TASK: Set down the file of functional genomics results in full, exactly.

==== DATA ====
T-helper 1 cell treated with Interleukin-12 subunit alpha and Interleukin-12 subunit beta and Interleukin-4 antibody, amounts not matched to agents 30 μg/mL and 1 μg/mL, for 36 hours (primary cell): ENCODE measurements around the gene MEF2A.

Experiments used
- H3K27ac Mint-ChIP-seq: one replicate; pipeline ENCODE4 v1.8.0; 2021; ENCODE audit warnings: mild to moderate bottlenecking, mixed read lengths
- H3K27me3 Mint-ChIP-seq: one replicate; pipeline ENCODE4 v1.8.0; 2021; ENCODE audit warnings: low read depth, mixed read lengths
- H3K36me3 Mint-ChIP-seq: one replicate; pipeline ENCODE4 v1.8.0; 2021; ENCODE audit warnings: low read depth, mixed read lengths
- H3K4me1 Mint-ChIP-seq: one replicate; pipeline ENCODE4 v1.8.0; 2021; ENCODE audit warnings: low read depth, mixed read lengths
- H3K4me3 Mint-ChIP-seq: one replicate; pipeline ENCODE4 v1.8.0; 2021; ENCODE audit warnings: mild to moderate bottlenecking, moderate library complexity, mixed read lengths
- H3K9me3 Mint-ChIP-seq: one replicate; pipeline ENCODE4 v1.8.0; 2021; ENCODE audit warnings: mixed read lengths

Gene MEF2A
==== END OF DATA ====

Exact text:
T-helper 1 cell treated with Interleukin-12 subunit alpha and Interleukin-12 subunit beta and Interleukin-4 antibody, amounts not matched to agents 30 μg/mL and 1 μg/mL, for 36 hours (primary cell): ENCODE measurements around the gene MEF2A.

Experiments used
- H3K27ac Mint-ChIP-seq: one replicate; pipeline ENCODE4 v1.8.0; 2021; ENCODE audit warnings: mild to moderate bottlenecking, mixed read lengths
- H3K27me3 Mint-ChIP-seq: one replicate; pipeline ENCODE4 v1.8.0; 2021; ENCODE audit warnings: low read depth, mixed read lengths
- H3K36me3 Mint-ChIP-seq: one replicate; pipeline ENCODE4 v1.8.0; 2021; ENCODE audit warnings: low read depth, mixed read lengths
- H3K4me1 Mint-ChIP-seq: one replicate; pipeline ENCODE4 v1.8.0; 2021; ENCODE audit warnings: low read depth, mixed read lengths
- H3K4me3 Mint-ChIP-seq: one replicate; pipeline ENCODE4 v1.8.0; 2021; ENCODE audit warnings: mild to moderate bottlenecking, moderate library complexity, mixed read lengths
- H3K9me3 Mint-ChIP-seq: one replicate; pipeline ENCODE4 v1.8.0; 2021; ENCODE audit warnings: mixed read lengths

Gene MEF2A